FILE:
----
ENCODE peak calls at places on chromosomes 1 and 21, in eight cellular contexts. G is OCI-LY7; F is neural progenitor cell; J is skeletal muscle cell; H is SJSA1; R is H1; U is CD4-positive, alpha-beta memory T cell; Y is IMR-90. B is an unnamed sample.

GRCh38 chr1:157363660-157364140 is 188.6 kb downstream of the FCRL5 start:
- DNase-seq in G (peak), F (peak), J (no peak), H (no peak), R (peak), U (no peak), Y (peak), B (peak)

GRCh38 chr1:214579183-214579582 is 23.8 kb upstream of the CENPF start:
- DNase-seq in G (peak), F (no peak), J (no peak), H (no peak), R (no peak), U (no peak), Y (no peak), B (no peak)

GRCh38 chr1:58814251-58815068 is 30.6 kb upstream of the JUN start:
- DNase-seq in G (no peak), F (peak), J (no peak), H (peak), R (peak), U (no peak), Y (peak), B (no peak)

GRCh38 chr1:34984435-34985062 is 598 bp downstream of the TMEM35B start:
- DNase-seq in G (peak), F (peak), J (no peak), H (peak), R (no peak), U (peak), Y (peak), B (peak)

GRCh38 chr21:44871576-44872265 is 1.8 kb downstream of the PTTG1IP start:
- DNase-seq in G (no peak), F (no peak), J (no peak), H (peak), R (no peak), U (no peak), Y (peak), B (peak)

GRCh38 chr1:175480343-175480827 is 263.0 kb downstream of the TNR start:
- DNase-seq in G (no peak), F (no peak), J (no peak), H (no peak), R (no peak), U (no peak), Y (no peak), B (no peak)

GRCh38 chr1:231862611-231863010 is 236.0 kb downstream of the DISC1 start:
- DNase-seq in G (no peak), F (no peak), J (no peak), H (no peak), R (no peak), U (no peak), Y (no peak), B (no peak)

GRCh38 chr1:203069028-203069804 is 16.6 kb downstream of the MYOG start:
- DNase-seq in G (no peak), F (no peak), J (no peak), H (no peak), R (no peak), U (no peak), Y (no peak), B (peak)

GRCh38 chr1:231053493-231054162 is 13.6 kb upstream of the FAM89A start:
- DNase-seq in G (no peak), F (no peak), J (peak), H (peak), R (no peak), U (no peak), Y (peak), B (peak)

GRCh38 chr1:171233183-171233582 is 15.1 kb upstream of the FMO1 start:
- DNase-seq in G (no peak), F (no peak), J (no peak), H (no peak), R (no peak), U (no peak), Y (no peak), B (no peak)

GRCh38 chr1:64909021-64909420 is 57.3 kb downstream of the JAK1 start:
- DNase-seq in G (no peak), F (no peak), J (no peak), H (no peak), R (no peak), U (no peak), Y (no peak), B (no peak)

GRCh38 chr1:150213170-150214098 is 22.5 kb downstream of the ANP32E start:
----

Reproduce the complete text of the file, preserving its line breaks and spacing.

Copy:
ENCODE peak calls at places on chromosomes 1 and 21, in eight cellular contexts. G is OCI-LY7; F is neural progenitor cell; J is skeletal muscle cell; H is SJSA1; R is H1; U is CD4-positive, alpha-beta memory T cell; Y is IMR-90. B is an unnamed sample.

GRCh38 chr1:157363660-157364140 is 188.6 kb downstream of the FCRL5 start:
- DNase-seq in G (peak), F (peak), J (no peak), H (no peak), R (peak), U (no peak), Y (peak), B (peak)

GRCh38 chr1:214579183-214579582 is 23.8 kb upstream of the CENPF start:
- DNase-seq in G (peak), F (no peak), J (no peak), H (no peak), R (no peak), U (no peak), Y (no peak), B (no peak)

GRCh38 chr1:58814251-58815068 is 30.6 kb upstream of the JUN start:
- DNase-seq in G (no peak), F (peak), J (no peak), H (peak), R (peak), U (no peak), Y (peak), B (no peak)

GRCh38 chr1:34984435-34985062 is 598 bp downstream of the TMEM35B start:
- DNase-seq in G (peak), F (peak), J (no peak), H (peak), R (no peak), U (peak), Y (peak), B (peak)

GRCh38 chr21:44871576-44872265 is 1.8 kb downstream of the PTTG1IP start:
- DNase-seq in G (no peak), F (no peak), J (no peak), H (peak), R (no peak), U (no peak), Y (peak), B (peak)

GRCh38 chr1:175480343-175480827 is 263.0 kb downstream of the TNR start:
- DNase-seq in G (no peak), F (no peak), J (no peak), H (no peak), R (no peak), U (no peak), Y (no peak), B (no peak)

GRCh38 chr1:231862611-231863010 is 236.0 kb downstream of the DISC1 start:
- DNase-seq in G (no peak), F (no peak), J (no peak), H (no peak), R (no peak), U (no peak), Y (no peak), B (no peak)

GRCh38 chr1:203069028-203069804 is 16.6 kb downstream of the MYOG start:
- DNase-seq in G (no peak), F (no peak), J (no peak), H (no peak), R (no peak), U (no peak), Y (no peak), B (peak)

GRCh38 chr1:231053493-231054162 is 13.6 kb upstream of the FAM89A start:
- DNase-seq in G (no peak), F (no peak), J (peak), H (peak), R (no peak), U (no peak), Y (peak), B (peak)

GRCh38 chr1:171233183-171233582 is 15.1 kb upstream of the FMO1 start:
- DNase-seq in G (no peak), F (no peak), J (no peak), H (no peak), R (no peak), U (no peak), Y (no peak), B (no peak)

GRCh38 chr1:64909021-64909420 is 57.3 kb downstream of the JAK1 start:
- DNase-seq in G (no peak), F (no peak), J (no peak), H (no peak), R (no peak), U (no peak), Y (no peak), B (no peak)

GRCh38 chr1:150213170-150214098 is 22.5 kb downstream of the ANP32E start: